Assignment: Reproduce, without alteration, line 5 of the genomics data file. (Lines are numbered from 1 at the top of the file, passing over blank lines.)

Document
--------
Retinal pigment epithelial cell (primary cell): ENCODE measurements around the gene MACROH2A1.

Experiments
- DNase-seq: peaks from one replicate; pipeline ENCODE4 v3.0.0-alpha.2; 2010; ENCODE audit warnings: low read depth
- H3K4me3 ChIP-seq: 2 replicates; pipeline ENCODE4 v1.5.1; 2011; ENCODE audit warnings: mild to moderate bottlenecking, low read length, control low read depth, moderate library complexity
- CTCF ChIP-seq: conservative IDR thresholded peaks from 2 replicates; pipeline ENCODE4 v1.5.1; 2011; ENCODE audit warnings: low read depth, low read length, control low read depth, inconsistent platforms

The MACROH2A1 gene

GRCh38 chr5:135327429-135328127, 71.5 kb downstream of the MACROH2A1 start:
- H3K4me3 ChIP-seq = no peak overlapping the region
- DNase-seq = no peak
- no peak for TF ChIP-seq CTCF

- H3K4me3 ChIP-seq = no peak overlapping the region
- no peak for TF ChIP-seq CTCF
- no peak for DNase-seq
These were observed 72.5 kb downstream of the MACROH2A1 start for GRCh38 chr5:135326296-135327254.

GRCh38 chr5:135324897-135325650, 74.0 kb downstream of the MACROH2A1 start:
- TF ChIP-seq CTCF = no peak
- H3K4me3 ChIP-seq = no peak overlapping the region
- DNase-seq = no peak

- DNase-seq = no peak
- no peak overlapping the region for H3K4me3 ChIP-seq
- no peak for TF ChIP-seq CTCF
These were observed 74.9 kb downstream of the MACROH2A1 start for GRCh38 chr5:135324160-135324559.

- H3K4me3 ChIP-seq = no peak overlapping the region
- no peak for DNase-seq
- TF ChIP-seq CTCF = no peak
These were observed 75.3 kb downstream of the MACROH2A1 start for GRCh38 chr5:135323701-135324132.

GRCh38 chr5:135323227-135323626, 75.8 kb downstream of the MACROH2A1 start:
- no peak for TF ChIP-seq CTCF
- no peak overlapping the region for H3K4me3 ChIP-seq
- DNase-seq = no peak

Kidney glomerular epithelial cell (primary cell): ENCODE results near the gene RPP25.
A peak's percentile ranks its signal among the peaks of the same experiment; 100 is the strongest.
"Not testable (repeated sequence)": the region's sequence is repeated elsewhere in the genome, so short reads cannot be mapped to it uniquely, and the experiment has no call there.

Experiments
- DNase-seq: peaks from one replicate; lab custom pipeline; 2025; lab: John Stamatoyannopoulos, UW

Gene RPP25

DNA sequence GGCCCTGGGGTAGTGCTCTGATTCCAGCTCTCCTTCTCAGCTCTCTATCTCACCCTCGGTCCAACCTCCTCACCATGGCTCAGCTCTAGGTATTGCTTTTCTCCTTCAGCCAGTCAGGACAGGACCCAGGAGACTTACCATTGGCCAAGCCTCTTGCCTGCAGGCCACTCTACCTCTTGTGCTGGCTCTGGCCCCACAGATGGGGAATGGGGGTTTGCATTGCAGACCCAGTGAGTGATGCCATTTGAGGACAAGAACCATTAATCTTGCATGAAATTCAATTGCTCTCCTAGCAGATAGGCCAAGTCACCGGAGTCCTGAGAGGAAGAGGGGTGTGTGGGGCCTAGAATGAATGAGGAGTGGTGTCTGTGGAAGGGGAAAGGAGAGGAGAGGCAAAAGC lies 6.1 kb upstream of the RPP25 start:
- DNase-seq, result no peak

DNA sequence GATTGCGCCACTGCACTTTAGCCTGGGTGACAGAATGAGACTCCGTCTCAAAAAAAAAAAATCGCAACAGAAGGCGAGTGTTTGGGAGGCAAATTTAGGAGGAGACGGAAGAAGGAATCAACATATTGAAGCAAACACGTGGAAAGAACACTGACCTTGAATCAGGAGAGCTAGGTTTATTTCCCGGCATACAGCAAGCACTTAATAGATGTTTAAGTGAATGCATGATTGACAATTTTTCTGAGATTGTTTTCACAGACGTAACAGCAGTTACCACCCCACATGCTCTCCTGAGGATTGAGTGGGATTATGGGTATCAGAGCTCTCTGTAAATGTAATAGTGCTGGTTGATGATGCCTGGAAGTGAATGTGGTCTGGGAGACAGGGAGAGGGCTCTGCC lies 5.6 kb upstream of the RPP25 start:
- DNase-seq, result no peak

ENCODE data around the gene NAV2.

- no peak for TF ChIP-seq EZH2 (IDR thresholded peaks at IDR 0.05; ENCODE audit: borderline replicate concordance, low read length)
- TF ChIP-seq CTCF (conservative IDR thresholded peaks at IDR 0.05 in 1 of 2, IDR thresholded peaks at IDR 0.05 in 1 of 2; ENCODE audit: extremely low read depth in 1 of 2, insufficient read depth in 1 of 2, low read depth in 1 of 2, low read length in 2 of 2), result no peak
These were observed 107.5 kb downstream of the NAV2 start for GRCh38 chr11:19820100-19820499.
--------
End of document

- CTCF ChIP-seq: conservative IDR thresholded peaks from 2 replicates; pipeline ENCODE4 v1.5.1; 2011; ENCODE audit warnings: low read depth, low read length, control low read depth, inconsistent platforms